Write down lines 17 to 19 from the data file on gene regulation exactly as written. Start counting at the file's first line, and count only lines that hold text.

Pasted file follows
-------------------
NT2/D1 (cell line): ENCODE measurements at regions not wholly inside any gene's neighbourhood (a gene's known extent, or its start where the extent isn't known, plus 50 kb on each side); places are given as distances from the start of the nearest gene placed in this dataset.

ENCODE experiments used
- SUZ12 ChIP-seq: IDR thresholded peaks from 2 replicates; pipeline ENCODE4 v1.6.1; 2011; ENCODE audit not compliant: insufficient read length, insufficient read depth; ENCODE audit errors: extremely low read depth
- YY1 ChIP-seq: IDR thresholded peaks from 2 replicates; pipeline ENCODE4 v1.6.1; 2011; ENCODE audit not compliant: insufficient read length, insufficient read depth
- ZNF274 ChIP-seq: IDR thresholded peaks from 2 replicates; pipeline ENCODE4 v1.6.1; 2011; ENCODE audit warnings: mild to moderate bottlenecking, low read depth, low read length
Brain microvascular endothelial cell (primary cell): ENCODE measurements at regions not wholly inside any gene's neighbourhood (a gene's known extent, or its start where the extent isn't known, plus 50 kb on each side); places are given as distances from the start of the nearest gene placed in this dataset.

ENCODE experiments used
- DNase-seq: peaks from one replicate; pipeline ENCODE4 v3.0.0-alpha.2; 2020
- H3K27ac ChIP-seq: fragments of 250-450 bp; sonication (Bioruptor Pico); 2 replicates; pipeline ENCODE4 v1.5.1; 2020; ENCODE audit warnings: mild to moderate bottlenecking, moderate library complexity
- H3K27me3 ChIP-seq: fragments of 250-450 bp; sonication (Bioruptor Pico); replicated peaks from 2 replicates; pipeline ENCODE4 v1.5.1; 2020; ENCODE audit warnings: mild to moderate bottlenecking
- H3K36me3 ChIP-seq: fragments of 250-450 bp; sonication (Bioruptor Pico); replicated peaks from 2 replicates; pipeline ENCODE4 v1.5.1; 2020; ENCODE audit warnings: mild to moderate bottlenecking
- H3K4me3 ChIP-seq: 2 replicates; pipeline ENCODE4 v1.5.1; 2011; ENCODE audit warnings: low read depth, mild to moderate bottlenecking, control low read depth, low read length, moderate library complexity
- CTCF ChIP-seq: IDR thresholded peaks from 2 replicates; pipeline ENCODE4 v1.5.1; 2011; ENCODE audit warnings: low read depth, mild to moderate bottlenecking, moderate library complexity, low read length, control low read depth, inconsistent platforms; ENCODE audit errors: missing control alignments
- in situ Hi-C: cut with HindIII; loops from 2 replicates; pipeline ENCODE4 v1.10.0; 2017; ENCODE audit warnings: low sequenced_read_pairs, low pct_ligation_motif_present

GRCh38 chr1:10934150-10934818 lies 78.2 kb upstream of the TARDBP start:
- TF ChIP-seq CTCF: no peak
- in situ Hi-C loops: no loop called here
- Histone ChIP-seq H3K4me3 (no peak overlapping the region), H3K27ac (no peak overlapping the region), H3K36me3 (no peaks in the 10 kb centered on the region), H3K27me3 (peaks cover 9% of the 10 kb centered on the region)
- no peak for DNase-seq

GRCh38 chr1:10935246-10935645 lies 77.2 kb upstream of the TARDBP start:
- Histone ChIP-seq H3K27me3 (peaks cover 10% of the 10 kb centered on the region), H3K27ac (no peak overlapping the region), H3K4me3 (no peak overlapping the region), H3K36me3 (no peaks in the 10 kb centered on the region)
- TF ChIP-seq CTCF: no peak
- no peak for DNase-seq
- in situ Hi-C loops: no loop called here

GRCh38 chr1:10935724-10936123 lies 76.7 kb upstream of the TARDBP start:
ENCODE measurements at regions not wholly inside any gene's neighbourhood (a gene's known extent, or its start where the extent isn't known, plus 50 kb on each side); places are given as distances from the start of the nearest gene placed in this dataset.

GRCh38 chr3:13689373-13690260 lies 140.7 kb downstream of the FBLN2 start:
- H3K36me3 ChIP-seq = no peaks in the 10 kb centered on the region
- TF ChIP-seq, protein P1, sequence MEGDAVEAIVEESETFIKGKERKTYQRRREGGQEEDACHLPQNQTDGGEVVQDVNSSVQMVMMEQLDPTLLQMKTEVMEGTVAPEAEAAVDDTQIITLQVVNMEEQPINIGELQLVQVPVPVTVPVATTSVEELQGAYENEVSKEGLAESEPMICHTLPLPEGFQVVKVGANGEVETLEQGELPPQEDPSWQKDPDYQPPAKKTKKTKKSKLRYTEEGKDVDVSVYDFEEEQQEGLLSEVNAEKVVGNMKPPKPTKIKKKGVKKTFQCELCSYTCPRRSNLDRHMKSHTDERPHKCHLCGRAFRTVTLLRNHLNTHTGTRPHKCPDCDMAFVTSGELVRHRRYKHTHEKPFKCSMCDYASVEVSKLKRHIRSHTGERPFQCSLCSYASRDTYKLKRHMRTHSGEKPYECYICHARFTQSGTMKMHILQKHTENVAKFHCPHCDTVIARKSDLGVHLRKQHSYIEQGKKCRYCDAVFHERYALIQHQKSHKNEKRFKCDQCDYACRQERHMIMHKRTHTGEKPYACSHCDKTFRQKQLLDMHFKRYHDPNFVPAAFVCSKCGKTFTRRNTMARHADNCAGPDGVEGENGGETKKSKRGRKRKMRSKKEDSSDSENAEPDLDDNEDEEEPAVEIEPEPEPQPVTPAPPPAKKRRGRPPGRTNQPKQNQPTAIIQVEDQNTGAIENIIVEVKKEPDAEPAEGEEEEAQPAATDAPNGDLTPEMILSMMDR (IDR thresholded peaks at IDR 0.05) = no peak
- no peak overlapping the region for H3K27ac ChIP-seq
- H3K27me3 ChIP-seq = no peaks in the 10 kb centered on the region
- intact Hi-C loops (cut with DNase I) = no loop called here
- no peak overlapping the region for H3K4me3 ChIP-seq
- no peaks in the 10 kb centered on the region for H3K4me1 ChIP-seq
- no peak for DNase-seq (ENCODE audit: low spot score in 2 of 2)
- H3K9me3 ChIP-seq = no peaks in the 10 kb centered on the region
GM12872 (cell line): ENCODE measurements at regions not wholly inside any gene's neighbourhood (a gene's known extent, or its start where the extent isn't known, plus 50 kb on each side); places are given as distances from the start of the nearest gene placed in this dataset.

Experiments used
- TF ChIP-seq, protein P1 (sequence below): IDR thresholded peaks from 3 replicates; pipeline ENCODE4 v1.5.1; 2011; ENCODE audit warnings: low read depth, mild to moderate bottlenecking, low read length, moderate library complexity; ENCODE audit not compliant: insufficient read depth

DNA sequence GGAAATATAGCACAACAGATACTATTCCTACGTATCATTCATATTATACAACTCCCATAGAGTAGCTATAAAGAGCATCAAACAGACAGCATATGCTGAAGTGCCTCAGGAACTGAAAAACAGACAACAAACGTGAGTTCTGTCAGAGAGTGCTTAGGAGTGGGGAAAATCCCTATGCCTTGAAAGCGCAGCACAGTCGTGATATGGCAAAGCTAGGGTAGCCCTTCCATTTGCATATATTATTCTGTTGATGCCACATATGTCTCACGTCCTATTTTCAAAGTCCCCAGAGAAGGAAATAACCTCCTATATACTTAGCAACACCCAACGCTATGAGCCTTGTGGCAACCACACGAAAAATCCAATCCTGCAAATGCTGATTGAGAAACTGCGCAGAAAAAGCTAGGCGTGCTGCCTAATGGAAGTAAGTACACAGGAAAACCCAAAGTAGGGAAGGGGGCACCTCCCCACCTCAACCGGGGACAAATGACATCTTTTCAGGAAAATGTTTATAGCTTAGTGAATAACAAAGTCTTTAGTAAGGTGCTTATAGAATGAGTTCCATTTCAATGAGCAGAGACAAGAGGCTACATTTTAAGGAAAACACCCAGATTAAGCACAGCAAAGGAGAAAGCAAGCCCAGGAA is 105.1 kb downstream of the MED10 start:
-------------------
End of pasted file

- in situ Hi-C loops: no loop called here
- Histone ChIP-seq H3K4me3 (no peak overlapping the region), H3K27ac (no peak overlapping the region), H3K36me3 (no peaks in the 10 kb centered on the region), H3K27me3 (peaks cover 9% of the 10 kb centered on the region)
- no peak for DNase-seq